Arab town - Olivier Fitoussi - October 11 2010
The Arab neighborhood of Dahiyat al-Salam. Photo by Olivier Fitoussi
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A wide-ranging study analyzing current government investment in Arab communities shows that it is rising. But, at the same time, the survey says, this is hardly sufficient to close the gaps between Israel's Arab and Jewish populations.

The results of the study, carried out by economist Kareen Abu Ria of the Mossawa Center, were released yesterday at a conference organized by MK Talab al-Sana (United Arab List-Ta'al ), a member of the Knesset Finance Committee, and attended by economists, MKs and government ministers.

Based on an analysis of the government's official budget book, the study shows that funds designated for development rose to 6.25 percent this year, in comparison to 5 percent in 2011. But half the increase was carried over from the budgets of previous years.

The budget under discussion is the result of the government's decision to allocate a total of NIS 4 billion to Arab communities over the next four years: NIS 800 million in 13 large population centers; NIS 1.2 billion for development in the Negev (dependent on the removal of the residents of Bedouin villages that are not officially recognized by the government ); NIS 680 million for Druze communities and NIS 360 million for Bedouin communities in the north. Approximately NIS 1 billion is intended for grants to local Arab governmental authorities.

The study notes that about 30 Arab communities remain without any program focused on their difficult economic situations; it recommends the immediate budgeting of designated funds in order to plug the gaps already noted in surveys of various government ministries.

According to the researchers, their analysis shows that the three government offices that discriminate the most against Arabs are the ministries of Tourism, Agriculture and Development of the Negev and Galilee. The Tourism Ministry budget for 2012 is NIS 354 million, including NIS 88 million for tourist development, with only a small part allocated for Arab areas, most of which is earmarked for hotel construction.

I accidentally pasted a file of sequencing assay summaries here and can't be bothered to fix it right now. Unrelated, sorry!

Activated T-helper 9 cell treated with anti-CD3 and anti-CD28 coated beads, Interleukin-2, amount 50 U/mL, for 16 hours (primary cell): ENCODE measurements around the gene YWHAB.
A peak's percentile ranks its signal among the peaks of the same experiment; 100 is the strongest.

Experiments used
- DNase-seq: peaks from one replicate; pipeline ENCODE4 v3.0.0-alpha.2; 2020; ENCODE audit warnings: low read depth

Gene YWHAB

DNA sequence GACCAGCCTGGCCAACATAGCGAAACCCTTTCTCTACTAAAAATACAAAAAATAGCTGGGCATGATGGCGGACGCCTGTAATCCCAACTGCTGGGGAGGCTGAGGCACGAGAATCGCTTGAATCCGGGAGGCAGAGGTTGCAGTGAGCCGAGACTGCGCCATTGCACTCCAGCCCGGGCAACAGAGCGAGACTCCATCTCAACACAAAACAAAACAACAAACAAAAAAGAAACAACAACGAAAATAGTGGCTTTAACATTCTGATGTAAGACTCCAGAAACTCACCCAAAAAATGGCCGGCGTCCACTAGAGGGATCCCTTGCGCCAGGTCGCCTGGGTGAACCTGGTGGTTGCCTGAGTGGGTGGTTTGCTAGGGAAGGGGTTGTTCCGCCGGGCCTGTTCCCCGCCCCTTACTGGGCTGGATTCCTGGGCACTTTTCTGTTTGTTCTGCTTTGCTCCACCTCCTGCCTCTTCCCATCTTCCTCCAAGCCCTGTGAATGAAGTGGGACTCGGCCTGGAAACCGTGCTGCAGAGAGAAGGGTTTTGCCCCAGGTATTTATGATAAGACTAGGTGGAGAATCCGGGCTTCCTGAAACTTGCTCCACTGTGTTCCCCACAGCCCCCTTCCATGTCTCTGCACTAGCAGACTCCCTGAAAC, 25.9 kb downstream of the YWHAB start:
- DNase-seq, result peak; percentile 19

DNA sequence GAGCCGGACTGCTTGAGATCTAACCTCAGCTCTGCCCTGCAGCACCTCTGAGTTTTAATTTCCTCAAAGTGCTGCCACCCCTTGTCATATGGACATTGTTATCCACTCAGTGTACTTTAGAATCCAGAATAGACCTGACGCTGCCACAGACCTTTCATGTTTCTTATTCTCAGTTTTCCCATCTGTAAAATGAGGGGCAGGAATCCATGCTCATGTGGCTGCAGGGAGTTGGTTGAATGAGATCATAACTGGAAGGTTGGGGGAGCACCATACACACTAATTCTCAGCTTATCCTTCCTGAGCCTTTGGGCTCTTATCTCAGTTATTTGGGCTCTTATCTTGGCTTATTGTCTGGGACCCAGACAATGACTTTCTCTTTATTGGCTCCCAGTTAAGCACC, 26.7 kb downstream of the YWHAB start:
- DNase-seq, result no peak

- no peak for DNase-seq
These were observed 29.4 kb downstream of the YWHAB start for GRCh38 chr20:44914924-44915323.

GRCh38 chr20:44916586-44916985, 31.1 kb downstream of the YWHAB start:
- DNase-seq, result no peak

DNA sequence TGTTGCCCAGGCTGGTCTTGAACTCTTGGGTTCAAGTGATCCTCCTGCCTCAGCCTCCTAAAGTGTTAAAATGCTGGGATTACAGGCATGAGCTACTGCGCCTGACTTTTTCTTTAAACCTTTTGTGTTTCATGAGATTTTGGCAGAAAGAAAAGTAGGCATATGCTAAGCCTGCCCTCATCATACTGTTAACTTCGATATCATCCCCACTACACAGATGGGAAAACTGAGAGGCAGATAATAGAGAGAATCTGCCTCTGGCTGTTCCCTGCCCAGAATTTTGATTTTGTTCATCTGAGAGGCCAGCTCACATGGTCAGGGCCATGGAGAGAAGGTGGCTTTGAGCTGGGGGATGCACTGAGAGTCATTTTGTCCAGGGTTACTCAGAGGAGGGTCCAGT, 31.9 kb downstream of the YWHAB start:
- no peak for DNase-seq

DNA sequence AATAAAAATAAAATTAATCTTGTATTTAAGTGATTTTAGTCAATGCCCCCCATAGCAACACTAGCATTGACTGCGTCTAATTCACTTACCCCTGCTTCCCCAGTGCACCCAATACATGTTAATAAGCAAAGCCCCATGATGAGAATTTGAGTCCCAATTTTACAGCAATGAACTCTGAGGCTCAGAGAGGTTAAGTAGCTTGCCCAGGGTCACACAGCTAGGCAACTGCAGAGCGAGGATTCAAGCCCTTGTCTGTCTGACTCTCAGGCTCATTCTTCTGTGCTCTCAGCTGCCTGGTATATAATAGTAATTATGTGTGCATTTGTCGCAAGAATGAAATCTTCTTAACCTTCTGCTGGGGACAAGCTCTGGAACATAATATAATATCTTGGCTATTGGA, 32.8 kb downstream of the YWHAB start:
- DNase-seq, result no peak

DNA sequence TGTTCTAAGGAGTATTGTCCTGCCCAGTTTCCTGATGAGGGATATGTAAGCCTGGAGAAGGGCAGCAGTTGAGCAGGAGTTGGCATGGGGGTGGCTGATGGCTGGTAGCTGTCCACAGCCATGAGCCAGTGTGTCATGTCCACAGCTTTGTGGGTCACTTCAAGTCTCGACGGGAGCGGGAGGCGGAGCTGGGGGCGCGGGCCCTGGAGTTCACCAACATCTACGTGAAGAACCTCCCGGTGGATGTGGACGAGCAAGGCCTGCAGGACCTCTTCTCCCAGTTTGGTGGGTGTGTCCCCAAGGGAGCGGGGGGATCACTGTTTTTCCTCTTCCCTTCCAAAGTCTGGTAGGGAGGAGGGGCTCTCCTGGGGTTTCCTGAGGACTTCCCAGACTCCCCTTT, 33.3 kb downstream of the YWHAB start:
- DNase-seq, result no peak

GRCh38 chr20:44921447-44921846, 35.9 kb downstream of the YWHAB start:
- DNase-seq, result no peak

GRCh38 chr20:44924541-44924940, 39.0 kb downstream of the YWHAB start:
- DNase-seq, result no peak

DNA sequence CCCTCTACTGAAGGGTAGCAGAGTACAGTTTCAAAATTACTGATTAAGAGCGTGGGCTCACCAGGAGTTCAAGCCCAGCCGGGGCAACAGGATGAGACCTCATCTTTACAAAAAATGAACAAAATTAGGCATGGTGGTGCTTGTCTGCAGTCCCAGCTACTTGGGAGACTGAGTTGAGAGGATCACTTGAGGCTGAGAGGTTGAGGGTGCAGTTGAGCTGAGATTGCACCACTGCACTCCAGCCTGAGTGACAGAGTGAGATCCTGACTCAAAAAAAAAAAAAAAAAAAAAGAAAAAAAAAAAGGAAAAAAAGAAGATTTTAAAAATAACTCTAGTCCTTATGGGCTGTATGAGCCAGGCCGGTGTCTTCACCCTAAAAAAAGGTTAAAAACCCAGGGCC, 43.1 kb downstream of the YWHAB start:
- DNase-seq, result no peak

The Agriculture Ministry has a budget of NIS 702 million, NIS 137 million of which is intended for investment. Of that, only NIS 479,000 - or 0.35 percent - is earmarked for "minority" villages.

The Development of the Negev and Galilee Ministry budget stands at NIS 168 million. Even though most Arab communities in Israel are located in these areas, the ministry has no budgets earmarked for the Arab population at all.

An Agriculture Ministry spokesman commented that, "of the 2012 budget (NIS 120 million designated for the development of public tourism infrastructure ), NIS 17 million will be invested in Arab communities. In addition, the ministry will invest NIS 25 million in aid to minority developers for hotel construction, and a separate budget of NIS 16 million to encourage entrepreneurs in the Arab sector, for the establishment of small tourism businesses and bed-and-breakfast units. This year the ministry will meet the government's goal of 10 percent minority participation in its workforce."

A spokesman for the Development of the Negev and Galilee Ministry noted that "the ministry has invested NIS 85 million in projects aimed at the Arab sector. It has established and promotes projects that are making great changes in that sector"